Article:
Finding a Cancer Cure Depends on Big Data Interoperability

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Finding a Cancer Cure Depends on Big Data Interoperability

The healthcare field has already implemented some interoperability technology. It's useful in primary care settings. What makes it vital to the efforts to cure cancer?

· Big Data Zone ·
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During the last State of the Union address, President Obama said that he had started a new initiative to find a cure for cancer. The initiative will be headed by the current Vice President, Joe Biden, whose son passed away in 2015 after battling brain cancer. He was 46 years old.

President Obama said his goal was to “make America the country that cures cancer once and for all.” He pointed to the advances in data and technology that can help doctors and researchers finally find a cure. In fact, many believe that finding a cure for cancer is completely dependent on big data interoperability.

Why Interoperability of Big Data Is Vital to the Cancer Cure Initiative

Interoperability is the ability of software apps and information technology systems to communicate and exchange data. The healthcare field has already started to implement the technology, and it is easy to see why it is so useful in primary care settings.

What makes it so vital to the efforts to cure cancer?

Big data allows doctors and patients to determine which medications are most effective. For instance, if someone experiences asthma symptoms, along with their doctor they can review the latest information on a variety of medications. They can find out if there is a certain medication that has fewer side effects, or one that is better for a certain age group.

It is similar to oncology data. If a cancer patient has a great experience with a new medication, they can allow their oncologist to upload that data into a big data system. Another patient across the country may have a similar type of cancer, and their doctor may recommend the same medication. The patient may be hesitant to try a new medication because not many patients have tried it. However, that patient and their doctor can seek out such information as patient feedback and results, allowing them to make a more informed decision.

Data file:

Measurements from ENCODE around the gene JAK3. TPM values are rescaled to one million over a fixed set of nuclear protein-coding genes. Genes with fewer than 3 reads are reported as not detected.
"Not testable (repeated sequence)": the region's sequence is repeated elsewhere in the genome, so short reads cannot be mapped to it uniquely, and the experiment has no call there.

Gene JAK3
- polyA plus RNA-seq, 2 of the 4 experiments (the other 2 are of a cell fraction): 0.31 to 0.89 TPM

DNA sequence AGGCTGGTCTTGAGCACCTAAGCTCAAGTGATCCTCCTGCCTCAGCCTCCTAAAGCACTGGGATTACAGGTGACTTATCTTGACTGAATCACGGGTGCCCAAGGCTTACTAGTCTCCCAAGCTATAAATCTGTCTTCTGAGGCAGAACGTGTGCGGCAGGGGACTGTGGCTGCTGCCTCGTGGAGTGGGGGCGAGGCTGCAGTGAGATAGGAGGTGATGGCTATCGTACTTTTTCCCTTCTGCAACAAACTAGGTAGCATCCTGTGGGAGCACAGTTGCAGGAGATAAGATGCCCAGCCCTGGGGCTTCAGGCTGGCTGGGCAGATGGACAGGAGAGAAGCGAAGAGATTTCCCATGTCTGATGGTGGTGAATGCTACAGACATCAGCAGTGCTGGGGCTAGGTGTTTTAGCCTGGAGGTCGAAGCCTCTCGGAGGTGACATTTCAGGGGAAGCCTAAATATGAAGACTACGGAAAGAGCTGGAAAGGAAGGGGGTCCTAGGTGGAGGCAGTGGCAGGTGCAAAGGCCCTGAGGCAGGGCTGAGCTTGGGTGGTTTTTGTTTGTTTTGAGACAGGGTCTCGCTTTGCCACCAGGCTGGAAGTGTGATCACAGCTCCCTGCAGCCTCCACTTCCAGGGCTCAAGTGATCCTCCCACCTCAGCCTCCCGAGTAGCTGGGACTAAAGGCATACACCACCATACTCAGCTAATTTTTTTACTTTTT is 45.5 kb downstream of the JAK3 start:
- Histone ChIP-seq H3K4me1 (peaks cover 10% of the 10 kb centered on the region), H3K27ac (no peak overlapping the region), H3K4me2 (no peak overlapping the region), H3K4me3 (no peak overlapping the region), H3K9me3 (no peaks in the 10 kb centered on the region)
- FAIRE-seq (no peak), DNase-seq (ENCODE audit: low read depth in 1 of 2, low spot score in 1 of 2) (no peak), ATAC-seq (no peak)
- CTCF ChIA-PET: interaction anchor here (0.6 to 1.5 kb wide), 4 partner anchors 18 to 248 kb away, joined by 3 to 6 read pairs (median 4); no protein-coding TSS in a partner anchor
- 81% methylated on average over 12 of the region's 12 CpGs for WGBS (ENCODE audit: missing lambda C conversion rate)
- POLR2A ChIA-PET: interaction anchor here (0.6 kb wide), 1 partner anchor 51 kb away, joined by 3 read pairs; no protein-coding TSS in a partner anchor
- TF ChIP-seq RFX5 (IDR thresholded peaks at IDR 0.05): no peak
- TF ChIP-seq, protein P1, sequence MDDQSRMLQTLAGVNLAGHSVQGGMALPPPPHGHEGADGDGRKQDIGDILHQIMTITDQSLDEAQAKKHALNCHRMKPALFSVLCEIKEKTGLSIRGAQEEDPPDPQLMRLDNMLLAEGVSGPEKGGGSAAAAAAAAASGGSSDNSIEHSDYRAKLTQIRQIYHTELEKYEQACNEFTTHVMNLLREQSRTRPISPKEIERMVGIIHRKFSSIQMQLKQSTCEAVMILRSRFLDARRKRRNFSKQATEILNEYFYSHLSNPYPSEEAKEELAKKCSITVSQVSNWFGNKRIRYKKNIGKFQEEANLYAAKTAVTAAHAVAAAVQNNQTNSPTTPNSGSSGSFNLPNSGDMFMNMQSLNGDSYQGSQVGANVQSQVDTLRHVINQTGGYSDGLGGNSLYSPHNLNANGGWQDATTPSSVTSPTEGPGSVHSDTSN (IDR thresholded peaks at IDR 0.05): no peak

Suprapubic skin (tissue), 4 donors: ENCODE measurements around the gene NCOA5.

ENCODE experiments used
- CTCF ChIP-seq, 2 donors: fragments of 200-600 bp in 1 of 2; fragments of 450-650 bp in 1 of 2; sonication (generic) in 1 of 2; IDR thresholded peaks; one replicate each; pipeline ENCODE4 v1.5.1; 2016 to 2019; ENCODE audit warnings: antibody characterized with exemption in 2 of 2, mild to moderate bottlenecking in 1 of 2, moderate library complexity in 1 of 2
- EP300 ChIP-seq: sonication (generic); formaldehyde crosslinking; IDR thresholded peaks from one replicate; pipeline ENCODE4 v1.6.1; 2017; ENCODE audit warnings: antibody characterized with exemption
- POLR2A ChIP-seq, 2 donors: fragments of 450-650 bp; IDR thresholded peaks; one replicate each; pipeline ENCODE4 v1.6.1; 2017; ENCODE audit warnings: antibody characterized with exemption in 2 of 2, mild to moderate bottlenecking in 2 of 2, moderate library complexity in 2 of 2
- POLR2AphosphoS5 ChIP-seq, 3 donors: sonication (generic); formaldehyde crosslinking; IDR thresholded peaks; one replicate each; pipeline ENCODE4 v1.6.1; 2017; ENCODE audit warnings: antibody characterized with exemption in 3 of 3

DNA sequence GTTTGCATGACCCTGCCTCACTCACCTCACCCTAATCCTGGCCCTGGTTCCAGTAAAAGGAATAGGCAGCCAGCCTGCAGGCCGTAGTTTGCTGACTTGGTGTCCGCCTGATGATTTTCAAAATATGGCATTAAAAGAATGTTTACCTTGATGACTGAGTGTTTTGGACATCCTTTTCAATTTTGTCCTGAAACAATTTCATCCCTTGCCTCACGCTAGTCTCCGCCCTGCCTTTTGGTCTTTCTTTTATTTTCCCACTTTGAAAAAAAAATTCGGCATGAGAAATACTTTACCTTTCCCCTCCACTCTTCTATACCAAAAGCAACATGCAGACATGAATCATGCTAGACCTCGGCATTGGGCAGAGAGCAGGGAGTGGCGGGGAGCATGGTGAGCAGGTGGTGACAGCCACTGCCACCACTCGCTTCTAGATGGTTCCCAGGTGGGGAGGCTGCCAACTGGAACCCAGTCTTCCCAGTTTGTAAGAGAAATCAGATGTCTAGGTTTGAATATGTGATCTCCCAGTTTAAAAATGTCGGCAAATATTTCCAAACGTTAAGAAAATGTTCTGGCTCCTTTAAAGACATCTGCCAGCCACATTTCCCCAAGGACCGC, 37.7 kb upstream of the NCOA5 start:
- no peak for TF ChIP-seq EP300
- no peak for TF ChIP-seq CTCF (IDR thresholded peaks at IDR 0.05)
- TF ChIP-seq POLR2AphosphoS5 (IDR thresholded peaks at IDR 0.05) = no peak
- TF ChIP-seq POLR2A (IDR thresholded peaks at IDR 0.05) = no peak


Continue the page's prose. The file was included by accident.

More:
Big data isn’t just about patient feedback, though. This information includes the research that is being compiled in millions of studies. Many of the studies currently being done are on diseases that are considered rare. When a doctor has immediate access to research being done in an area where one of his patients is suffering, he or she will be better able to diagnose and treat the patient.

Why Isn’t Big Data Interoperability Being Utilized More?

With all of the benefits that can be had by big data sharing, many people wonder why this isn’t being utilized more often, particularly in the field of life-threatening diseases like cancer. Basically, big data is in unchartered legal territory. Big data touches on the area of consent. Doctors need patient consent before they can proceed with discussing a patient with another practitioner. If they fail to get consent, they can be in serious legal trouble. Big data makes it extremely easy to share information. However, doctors have to stay on the ball and make sure they’ve received consent from their patients.

Another issue with big data interoperability is that doctors are hesitant to use it. When it comes to things like PALS recertification and minimal medical research, they’re okay with online information. However, there are many who prefer to do things the old-school way, which is slower and doesn’t take advantage of modern technology as much. Doctors just aren’t sure yet if they like the idea of electronic health records. The idea of an electronic model making a diagnosis naturally makes them hesitant because they feel like they have more control over their patients’ health if they make the diagnosis. Big data proponents and developers are striving to educate doctors and make applications easier to use and more transparent.

The U.S. Has a Long Road to Travel to Find a Cancer Cure

The President released a report in November 2016 from his Cancer Panel. The report stated how IT and interoperability could be “an extremely effective weapon” against cancer and other diseases. However, the U.S. healthcare system has been somewhat slow to embrace this technology, leading to fragmented research and lack of patient access to healthcare data. The result: a lack of progress.

In order for the U.S. healthcare system to really be the best in the world and treat their patients effectively – particularly cancer patients – it is vital that they get on board with the current technology. In doing so, big data interoperability will lead doctors, researchers, and patients one step closer to finally finding a cure.

big data ,healthcare ,interoperability

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